When Americans elect their President...
Syed Badrul Ahsan
Mitt Romney, unless something terrible is done to him politically, should end up getting the Republican nomination for the White House later this year. He has made a good showing in Iowa and a better one in New Hampshire. More tellingly, he has won the support of John McCain, who destroyed his presidential hopes four years ago by surging ahead and clinching the right to face Barack Obama on Election Day.
You do not quite know if Romney can actually beat Obama. There are all the surprises which keep coming up at American elections. Someone like Ronald Reagan, intellectually far behind Jimmy Carter, actually stopped the latter from winning a second term in 1980. And yet Reagan gave back confidence to his country, even if that confidence was based on misplaced premises. Back in 1968, the US media kept up the refrain of Mitt Romney's father George Romney, then governor of Michigan, being the frontrunner for the Republican nomination for the presidency that year. Richard Nixon, defeated by John F. Kennedy for the White House in 1960 and then by Pat Brown for the California governorship in 1962, was also in the race. Then Romney went to Vietnam, the aim being to tell American soldiers serving there that he would be a president who would keep their interests uppermost in his policies.
The matter should have stayed there. But then Romney made the mistake of telling the country that American generals had misled him on the actual situation in Vietnam. In other words, the reality was far worse than what he had been told. And that statement did it. Romney's candidacy nosedived. If a prospective president could be brainwashed (and 'brainwashed' is the word George Romney used) by lying generals, power would not be safe in his hands. At the elections in November, it was to be a contest between Nixon and Hubert Humphrey, Lyndon Johnson's vice president. Nixon won by a squeaker. It was a different kind of year, 1968. Eugene McCarthy made waves until Robert Kennedy commandeered his crowds; President Johnson took himself out of the race over Vietnam; Robert Kennedy was murdered and so was Martin Luther King, Jr.
||Mitt Romney is expected to get Republican nomination this year. Photo: AFP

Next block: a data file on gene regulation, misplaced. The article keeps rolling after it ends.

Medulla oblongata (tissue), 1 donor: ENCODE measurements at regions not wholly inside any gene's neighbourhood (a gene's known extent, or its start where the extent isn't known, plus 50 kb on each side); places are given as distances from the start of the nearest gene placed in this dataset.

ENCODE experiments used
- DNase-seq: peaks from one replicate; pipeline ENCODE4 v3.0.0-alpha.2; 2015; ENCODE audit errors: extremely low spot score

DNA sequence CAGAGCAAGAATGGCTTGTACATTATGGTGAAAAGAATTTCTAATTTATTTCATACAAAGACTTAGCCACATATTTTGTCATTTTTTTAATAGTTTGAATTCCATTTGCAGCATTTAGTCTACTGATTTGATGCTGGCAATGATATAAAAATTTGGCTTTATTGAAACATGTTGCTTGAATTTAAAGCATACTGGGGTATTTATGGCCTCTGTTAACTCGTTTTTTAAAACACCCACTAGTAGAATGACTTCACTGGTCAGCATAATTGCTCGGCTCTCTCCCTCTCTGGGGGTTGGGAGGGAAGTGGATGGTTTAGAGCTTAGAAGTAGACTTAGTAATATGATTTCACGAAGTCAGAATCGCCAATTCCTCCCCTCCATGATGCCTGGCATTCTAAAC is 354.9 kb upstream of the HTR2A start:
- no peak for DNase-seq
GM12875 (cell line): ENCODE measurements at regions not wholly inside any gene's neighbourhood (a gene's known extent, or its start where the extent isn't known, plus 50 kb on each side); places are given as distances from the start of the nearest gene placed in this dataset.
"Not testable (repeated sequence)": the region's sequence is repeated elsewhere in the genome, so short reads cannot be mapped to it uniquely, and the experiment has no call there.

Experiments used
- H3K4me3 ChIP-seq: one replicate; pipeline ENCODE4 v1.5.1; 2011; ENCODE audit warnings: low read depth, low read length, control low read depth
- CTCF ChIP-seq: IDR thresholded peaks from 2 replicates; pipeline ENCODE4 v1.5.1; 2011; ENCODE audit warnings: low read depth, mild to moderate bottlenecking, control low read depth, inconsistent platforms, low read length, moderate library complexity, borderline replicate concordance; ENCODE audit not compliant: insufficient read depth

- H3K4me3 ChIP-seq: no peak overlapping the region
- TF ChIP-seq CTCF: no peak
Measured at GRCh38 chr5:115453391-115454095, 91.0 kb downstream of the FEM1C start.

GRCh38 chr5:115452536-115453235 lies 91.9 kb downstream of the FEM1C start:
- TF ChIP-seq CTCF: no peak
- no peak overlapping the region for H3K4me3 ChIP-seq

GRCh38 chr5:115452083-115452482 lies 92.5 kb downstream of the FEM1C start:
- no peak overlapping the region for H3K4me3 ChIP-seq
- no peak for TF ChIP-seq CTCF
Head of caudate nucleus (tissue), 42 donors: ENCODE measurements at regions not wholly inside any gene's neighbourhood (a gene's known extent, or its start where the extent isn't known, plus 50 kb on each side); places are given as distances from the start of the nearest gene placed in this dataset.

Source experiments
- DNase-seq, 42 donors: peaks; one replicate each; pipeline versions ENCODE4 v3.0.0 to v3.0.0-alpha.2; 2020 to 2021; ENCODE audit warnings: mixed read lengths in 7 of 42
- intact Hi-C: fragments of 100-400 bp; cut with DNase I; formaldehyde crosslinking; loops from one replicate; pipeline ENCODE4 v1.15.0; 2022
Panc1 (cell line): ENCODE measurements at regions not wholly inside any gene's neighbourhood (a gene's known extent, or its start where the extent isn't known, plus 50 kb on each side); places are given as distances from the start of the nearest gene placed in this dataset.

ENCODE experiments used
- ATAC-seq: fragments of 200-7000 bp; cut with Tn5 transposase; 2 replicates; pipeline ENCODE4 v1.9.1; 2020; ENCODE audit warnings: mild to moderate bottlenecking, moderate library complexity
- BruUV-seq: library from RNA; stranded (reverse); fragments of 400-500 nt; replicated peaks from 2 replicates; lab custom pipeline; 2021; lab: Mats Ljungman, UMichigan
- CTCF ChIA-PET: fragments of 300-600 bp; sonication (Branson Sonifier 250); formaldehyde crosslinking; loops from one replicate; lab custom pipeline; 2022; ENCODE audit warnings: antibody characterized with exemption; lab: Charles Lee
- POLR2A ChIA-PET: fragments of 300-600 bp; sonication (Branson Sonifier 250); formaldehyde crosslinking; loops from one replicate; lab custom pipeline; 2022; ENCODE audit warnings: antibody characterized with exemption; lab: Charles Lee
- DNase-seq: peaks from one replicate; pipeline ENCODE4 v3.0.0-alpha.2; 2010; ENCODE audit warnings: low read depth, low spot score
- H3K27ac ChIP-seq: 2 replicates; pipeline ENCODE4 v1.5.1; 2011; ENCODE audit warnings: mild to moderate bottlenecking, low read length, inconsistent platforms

The one certainty you have about American presidential elections is that you cannot be certain who will end up being the occupant of the White House. Before the last election in 2008, everyone knew it would be Hillary Clinton who would go to the White House, despite all the bruises she was getting from the media and other interest groups. No one ever imagined that a senator then only in his first term would come forth to destroy the mighty Clinton machine and magically become president. But that is precisely what Barack Obama did. It is, of course, another matter whether he can win re-election. The economy keeps pushing him down.
American presidential elections have sometimes been notorious for the way they have progressed. Good, intellectual men like Adlai Stevenson have lost elections despite their brilliance of mind. Dwight Eisenhower, a great general during World War Two but an unimaginative Cold War politician, beat Stevenson twice in the race for the White House. And then there have been some other men who have stubbornly kept on being candidates without getting anywhere much. Harold Stassen went on seeking the Republican nomination for years on end. Unfortunately for him, no one noticed him much. Alabama's George Wallace almost threw the 1968 election into chaos with his strong showing. Had he been stronger than the thirteen per cent of the votes he eventually got, the election would have been thrown into the senate, which had a Democratic majority, and Humphrey, despite securing fewer votes than Nixon, would have become president.
There are all the names we have not forgotten. William Scranton wanted to be president as well and so did Nelson Rockefeller. The latter became, towards the end of his life, vice president under Gerald Ford. There was once a time when people thought Rockefeller would make it to the White House and turn America towards a high degree of liberalism. It did not happen that way. Both Estes Kefauver and John Kennedy wished to be vice president under Stevenson in 1956. In the event, Kefauver was chosen as the nominee for the job under Adlai Stevenson. And then he and Stevenson went on to lose the election. The irony, which would not be talked about at all, is that it was Kennedy, as president, who would appoint Stevenson as America's permanent representative at the United Nation.
Elections, especially in the west, are interesting affairs. On a more elevated level, their purpose is to sift through the experience of a candidate especially through the primaries. And many have been the souls to perish in their forlorn hope for the nomination.
By the way, do you remember how Edmund Muskie lost his chances of winning the presidency in 1972? After the media had written some nasty things about his wife, he broke down before the media. And that was the end of his presidential hopes. A pity.
The writer is Executive Editor, The Daily Star.